aqua regia

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aqua re·gi·a

 (rē′jē-ə, rē′jə)
n.
A corrosive, fuming, volatile mixture of hydrochloric and nitric acids, used for testing metals and dissolving platinum and gold. Also called nitrohydrochloric acid.

[New Latin aqua rēgia : Latin aqua, water + Latin rēgia, feminine of rēgius, royal (because it dissolves gold, the "royal metal").]

aqua regia

(ˈriːdʒɪə)
n
(Elements & Compounds) a yellow fuming corrosive mixture of one part nitric acid and three to four parts hydrochloric acid, used in metallurgy for dissolving metals, including gold. Also called: nitrohydrochloric acid
[C17: from New Latin: royal water; referring to its use in dissolving gold, the royal metal]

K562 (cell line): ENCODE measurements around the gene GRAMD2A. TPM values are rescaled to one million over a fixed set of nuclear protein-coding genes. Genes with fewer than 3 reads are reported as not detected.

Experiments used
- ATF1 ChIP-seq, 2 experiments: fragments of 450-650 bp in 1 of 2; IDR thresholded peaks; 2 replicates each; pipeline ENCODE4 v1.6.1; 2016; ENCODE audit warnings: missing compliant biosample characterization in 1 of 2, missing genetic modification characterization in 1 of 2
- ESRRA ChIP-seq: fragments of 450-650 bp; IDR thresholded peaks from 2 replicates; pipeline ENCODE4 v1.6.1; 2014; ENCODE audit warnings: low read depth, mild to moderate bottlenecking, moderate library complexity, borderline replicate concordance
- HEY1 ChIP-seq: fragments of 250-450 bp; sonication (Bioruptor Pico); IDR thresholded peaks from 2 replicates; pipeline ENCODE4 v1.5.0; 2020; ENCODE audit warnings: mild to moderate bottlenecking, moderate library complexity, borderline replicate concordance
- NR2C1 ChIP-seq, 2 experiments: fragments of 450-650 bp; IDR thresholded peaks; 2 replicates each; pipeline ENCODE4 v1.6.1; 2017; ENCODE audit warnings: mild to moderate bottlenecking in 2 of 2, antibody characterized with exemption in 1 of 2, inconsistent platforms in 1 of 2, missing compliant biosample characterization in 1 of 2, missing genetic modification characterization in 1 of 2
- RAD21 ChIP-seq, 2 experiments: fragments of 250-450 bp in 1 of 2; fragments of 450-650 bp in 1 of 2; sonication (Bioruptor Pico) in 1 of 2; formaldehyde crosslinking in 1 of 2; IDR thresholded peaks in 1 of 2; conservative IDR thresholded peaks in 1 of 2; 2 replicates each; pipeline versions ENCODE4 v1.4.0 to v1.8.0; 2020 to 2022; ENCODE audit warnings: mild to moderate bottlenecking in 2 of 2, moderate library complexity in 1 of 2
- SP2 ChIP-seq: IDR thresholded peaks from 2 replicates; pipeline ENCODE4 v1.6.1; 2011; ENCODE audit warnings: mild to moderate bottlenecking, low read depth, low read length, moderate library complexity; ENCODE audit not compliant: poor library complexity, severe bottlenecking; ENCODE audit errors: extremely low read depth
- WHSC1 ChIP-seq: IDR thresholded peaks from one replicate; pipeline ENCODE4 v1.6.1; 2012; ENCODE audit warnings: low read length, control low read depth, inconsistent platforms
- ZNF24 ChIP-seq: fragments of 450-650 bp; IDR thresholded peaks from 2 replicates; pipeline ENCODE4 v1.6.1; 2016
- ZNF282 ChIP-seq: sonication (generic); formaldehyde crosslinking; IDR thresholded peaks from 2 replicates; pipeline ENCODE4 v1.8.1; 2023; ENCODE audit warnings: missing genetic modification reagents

aq′ua re′gi•a

(ˈri dʒi ə)
n.
a mixture of nitric and hydrochloric acids used to dissolve precious metals.
[1600–10; < New Latin: literally, royal water]
ThesaurusAntonymsRelated WordsSynonymsLegend:
Noun1.aqua regia - a yellow fuming corrosive mixture of nitric and hydrochloric acid that dissolves metals (including gold)aqua regia - a yellow fuming corrosive mixture of nitric and hydrochloric acid that dissolves metals (including gold)
acid - any of various water-soluble compounds having a sour taste and capable of turning litmus red and reacting with a base to form a salt
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